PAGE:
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Tenants in Blackstone-owned properties rally against evictions

"If I didn't have a family to take me in, I would be on the street. That's how it is for many people," said Lila Miller. She was recently evicted.

SAN DIEGO — A rally in downtown San Diego Friday called for a halt to evictions at Blackstone-owned properties.

The Alliance of Californians for Community Empowerment, or ACCE, said San Diego County is already dealing with a homeless crisis, and now is not the time to force people to find somewhere else to live.

"We already have a big housing crisis, so kicking people out of their homes will only worsen. People have nowhere to go; rent is too expensive. There's very limited affordable housing here, so people need to stay in their homes," said Sarah Guzman of ACCE.

ACCE tried to go into a high-rise building at 5th and B to talk to the public relations company that represents Blackstone. However, security asked them to leave. San Diego Police arrived to make sure they exited the building.

Blackstone Group purchased 66 apartment complexes in the county last fall for more than 1 billion dollars, making it one of the largest real estate holders in the county.

According to ACCE, evictions have already started.

CBS 8 spoke to a woman named Lila Miller, who lived at Vista Apartments in Chula Vista.

She said her roommate moved out because she couldn't afford the rent. Miller said she then fell behind on rent in October after getting sick. She couldn't go to work. She said she works at Starbucks and as a server at a restaurant. She received an eviction notice in November.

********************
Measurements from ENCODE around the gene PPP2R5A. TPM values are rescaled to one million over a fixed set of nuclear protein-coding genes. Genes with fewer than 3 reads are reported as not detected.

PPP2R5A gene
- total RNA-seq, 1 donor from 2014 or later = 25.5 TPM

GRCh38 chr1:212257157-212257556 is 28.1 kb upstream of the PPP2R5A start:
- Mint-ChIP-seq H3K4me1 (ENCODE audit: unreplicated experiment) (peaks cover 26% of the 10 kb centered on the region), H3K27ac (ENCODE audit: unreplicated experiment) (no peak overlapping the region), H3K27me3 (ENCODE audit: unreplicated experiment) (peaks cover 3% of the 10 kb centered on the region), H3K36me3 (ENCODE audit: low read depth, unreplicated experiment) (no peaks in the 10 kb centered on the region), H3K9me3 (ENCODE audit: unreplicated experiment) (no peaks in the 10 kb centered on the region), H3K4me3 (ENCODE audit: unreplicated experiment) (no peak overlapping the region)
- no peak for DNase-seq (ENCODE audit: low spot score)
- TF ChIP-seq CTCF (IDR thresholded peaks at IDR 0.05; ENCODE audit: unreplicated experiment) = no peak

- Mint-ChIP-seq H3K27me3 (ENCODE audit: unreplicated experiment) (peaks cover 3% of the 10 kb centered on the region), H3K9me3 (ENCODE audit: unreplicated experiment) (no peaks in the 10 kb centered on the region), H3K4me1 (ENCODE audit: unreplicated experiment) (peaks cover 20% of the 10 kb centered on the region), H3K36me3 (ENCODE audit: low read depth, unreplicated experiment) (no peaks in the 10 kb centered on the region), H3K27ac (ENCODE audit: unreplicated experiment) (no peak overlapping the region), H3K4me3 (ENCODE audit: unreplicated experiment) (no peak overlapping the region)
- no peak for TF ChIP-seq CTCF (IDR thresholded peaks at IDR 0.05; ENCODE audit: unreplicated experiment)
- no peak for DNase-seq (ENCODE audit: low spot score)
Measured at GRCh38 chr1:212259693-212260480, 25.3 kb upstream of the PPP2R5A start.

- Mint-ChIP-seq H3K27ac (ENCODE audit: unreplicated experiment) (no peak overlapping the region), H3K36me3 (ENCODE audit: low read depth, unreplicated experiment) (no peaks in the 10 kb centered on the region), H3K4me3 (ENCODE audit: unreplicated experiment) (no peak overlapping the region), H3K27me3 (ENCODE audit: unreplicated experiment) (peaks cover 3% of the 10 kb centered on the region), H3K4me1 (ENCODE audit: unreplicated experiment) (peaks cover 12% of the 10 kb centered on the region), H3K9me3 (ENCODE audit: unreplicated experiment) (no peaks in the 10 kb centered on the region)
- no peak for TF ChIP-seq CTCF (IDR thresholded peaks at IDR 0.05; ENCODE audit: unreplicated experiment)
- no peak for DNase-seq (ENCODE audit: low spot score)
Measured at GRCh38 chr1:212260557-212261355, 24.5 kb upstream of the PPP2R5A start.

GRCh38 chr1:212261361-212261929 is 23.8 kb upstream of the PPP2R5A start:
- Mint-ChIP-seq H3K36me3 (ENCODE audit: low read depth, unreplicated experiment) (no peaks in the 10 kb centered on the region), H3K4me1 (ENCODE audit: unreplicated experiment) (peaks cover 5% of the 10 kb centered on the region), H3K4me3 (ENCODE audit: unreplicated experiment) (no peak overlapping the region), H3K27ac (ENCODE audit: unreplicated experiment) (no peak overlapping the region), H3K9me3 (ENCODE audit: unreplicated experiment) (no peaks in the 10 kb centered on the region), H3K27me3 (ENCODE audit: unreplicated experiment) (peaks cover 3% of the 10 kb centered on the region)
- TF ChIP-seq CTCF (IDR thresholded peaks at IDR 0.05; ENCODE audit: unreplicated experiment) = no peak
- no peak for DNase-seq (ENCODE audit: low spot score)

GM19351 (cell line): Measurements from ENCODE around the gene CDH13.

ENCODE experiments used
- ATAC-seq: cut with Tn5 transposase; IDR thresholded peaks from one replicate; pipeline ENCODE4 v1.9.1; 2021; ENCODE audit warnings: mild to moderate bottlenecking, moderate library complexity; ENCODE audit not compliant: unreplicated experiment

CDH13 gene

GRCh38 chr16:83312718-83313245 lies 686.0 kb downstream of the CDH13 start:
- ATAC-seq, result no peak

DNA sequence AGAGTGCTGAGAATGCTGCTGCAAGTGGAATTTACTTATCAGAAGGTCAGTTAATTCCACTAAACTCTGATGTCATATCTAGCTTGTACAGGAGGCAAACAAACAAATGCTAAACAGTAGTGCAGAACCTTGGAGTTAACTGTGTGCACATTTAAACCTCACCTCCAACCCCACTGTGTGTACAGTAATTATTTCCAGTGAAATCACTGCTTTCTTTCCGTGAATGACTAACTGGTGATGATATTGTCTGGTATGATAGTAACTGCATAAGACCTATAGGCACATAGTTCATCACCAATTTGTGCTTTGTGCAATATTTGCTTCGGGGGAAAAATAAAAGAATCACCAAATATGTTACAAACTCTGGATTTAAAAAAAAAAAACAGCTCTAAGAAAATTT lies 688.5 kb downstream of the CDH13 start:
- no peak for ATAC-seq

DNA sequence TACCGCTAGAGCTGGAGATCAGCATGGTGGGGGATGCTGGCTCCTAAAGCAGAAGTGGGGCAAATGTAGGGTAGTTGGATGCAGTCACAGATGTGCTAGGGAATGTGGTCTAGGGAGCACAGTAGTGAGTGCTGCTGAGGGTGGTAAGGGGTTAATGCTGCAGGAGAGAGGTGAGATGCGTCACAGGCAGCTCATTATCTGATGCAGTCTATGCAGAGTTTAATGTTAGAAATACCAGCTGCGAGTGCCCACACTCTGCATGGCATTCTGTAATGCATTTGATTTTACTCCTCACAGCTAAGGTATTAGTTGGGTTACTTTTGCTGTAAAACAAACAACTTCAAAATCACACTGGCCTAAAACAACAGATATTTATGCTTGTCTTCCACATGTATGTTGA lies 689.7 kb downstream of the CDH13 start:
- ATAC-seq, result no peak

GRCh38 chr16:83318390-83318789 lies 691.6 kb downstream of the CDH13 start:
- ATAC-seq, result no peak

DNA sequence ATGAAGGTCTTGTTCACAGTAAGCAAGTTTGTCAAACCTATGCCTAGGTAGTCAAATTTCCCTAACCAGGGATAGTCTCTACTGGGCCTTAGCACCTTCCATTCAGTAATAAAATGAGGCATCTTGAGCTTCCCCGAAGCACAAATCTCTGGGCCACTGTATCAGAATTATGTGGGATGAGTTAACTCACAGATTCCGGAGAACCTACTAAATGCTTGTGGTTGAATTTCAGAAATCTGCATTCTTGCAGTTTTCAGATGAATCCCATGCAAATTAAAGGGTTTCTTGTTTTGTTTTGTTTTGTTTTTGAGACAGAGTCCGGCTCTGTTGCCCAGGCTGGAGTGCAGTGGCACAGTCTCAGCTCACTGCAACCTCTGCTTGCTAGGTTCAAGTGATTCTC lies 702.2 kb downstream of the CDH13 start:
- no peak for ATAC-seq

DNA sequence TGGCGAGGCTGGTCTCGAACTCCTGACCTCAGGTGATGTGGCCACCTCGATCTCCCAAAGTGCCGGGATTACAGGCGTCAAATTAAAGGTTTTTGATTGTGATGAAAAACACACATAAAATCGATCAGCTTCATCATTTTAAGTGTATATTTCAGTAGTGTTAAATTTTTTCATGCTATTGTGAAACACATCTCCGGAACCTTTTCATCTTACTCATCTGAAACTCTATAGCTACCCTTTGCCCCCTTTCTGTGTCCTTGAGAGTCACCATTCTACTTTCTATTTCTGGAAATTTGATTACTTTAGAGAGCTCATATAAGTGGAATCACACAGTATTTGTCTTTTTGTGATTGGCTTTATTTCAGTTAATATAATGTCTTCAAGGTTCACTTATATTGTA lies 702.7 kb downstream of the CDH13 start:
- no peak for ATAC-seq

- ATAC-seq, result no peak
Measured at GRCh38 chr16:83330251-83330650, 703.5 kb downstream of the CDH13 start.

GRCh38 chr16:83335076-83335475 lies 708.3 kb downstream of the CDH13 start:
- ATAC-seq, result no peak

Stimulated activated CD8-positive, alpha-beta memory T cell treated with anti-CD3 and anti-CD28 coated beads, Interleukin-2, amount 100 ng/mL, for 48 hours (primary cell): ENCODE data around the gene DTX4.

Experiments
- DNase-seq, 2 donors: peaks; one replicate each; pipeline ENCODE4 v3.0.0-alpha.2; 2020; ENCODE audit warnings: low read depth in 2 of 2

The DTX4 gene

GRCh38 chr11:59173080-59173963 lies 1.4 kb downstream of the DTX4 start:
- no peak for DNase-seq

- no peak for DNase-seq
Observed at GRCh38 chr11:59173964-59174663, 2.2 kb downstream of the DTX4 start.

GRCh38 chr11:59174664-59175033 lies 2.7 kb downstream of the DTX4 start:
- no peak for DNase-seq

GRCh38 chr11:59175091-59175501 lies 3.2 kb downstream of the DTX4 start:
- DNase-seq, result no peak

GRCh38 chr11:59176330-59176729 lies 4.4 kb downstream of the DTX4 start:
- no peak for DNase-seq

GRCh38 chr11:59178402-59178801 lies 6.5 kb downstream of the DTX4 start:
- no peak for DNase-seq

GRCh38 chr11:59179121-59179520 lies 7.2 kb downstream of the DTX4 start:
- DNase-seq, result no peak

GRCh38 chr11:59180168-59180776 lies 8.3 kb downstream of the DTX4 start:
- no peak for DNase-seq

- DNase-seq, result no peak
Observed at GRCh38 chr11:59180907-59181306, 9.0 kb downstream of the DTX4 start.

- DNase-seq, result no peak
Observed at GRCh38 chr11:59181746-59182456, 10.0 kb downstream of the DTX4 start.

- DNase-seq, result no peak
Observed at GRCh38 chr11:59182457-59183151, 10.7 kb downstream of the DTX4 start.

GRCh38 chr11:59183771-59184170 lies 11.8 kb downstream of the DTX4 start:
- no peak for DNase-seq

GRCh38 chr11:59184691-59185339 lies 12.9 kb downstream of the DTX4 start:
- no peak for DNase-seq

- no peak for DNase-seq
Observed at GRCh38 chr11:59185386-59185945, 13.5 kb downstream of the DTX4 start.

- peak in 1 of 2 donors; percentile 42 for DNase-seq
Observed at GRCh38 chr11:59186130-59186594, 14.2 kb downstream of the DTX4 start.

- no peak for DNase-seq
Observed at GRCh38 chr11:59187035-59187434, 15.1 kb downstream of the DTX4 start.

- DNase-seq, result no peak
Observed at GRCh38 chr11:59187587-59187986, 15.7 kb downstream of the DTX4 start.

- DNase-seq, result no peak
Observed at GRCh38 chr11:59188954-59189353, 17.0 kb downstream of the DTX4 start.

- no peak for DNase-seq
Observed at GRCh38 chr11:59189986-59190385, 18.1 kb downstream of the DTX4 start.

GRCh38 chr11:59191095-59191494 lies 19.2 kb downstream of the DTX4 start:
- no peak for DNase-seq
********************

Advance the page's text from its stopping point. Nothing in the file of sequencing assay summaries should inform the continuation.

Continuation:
"'I've always got homelessness in the back of my mind. Like that could happen to me," said Miller. "If I didn't have a family to take me in, I would be on the street. That's how it is for a lot of people." 

She said she's moving home to stay with her family in Arkansas because she cannot afford to live here. 

Escondido City Council Member Consuelo Martinez sent ACCE a letter concerning evictions in September. She warned that tenants not current on their rent could face eviction. Martinez wrote: “Now more than ever, it’s important to understand their rights and try to work with the new landlords to remain in their units.”

Though some of the units were “affordable,” compared to neighborhood rental prices, there’s fear under Blackstone rental prices will go up, and tenants may not be able to afford to stay in their homes.

A spokesperson for Blackstone released the following statement to CBS 8:

“We did not evict a single tenant for non-payment for two years during the pandemic.  our goal is for residents to remain in their homes, and we encourage residents who are behind on rent to speak with their property manager about the options available to them.

Since our ownership of these communities began, we have completed over 18,000 work orders, invested $28 million to make them better places to live, and implemented financial literacy and after-school programming on-site free of charge to residents. We intend to invest more than $100 million in these communities, creating 500 jobs for San Diego County."

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